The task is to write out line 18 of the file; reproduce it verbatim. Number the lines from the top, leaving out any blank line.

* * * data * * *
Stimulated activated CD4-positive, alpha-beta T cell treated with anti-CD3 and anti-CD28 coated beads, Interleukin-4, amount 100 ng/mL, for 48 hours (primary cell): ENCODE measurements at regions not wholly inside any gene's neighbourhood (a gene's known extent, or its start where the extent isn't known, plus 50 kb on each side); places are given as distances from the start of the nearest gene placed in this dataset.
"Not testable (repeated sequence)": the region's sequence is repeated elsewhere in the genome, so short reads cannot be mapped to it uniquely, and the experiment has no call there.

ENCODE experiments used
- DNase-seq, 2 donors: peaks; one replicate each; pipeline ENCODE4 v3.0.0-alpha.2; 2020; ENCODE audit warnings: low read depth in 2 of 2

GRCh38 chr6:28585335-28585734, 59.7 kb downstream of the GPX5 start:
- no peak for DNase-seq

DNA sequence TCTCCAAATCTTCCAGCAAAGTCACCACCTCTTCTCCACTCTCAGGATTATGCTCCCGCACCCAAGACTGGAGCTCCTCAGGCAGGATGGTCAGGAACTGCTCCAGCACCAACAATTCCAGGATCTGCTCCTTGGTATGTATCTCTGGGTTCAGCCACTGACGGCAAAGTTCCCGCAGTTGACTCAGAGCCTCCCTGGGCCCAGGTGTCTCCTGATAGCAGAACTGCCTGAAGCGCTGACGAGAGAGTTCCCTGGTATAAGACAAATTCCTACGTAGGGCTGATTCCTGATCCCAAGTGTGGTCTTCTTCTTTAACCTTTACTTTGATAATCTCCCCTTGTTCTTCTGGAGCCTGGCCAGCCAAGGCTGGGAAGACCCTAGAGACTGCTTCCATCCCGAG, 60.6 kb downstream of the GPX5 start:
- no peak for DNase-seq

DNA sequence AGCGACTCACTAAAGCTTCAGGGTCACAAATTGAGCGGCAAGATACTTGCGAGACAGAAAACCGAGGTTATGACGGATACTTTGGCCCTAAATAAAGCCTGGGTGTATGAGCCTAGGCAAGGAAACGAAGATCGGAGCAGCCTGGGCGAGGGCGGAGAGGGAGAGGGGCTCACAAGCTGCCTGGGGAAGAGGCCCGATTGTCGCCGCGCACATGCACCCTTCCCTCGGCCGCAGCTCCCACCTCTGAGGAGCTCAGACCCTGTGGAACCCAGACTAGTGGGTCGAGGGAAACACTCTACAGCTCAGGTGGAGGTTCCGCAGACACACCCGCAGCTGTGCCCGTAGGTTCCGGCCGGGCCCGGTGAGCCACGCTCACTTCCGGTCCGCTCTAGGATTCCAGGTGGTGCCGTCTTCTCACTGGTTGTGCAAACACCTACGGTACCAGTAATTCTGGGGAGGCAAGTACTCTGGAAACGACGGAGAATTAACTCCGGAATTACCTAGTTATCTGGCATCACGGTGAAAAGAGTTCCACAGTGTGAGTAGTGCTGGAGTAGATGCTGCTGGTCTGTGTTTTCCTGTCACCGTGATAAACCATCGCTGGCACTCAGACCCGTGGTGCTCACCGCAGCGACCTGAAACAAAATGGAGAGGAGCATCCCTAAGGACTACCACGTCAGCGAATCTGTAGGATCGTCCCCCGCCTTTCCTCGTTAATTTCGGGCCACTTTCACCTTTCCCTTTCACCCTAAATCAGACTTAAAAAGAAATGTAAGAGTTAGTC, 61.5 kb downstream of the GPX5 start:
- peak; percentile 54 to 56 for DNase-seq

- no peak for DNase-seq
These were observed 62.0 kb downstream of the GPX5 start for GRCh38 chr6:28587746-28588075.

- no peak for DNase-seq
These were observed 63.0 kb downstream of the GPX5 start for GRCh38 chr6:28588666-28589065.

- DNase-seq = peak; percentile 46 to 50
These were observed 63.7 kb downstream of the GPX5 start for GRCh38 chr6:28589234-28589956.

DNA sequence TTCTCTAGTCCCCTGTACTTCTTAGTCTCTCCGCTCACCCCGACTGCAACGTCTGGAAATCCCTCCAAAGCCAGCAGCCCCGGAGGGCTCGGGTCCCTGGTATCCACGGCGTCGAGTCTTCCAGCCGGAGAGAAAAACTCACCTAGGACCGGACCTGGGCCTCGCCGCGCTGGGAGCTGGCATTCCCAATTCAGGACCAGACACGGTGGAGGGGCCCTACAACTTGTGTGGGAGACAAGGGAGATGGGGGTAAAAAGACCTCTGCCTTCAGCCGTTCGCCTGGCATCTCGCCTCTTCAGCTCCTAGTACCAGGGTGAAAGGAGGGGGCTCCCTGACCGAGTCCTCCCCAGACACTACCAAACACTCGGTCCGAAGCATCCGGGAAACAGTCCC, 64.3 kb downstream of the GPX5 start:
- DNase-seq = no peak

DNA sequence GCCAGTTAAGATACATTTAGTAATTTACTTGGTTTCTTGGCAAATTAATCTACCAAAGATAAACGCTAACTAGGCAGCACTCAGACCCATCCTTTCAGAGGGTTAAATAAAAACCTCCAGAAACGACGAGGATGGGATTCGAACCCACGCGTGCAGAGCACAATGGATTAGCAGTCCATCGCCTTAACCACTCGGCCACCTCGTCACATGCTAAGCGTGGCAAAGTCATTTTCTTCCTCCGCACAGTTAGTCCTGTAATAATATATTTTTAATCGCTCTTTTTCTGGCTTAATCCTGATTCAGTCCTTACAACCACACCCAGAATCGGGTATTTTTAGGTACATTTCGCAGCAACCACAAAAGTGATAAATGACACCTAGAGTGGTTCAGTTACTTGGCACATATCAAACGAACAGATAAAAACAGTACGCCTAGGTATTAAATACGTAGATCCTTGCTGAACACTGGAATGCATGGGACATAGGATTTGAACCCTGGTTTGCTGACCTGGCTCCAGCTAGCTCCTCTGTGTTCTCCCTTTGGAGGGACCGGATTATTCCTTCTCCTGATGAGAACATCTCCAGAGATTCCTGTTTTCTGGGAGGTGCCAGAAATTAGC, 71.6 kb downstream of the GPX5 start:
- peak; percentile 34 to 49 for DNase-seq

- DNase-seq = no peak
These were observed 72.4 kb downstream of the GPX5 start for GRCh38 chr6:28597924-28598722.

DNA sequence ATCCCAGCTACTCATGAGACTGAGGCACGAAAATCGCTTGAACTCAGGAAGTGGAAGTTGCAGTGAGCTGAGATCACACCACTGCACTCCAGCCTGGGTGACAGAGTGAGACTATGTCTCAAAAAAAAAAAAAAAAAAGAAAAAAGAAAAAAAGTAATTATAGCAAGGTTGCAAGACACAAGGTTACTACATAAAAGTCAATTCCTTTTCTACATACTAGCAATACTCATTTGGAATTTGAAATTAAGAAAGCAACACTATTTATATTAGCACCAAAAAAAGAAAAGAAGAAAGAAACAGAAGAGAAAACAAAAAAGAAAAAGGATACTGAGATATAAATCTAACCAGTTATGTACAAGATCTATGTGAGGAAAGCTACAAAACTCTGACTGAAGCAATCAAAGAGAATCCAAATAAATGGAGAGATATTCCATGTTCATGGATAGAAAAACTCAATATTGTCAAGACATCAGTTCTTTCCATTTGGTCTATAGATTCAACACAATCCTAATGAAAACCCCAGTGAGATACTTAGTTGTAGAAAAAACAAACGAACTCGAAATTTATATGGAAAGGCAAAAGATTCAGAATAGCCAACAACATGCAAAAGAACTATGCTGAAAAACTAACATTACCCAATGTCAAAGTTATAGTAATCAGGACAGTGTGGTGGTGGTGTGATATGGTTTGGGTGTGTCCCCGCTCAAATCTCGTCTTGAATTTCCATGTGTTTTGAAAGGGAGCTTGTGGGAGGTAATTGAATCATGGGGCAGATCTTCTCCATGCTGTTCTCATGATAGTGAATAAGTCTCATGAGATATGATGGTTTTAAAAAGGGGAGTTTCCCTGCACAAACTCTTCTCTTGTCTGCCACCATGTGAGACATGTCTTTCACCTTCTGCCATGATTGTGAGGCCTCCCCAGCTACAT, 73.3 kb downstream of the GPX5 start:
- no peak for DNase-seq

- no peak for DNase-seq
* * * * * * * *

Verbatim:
- DNase-seq = no peak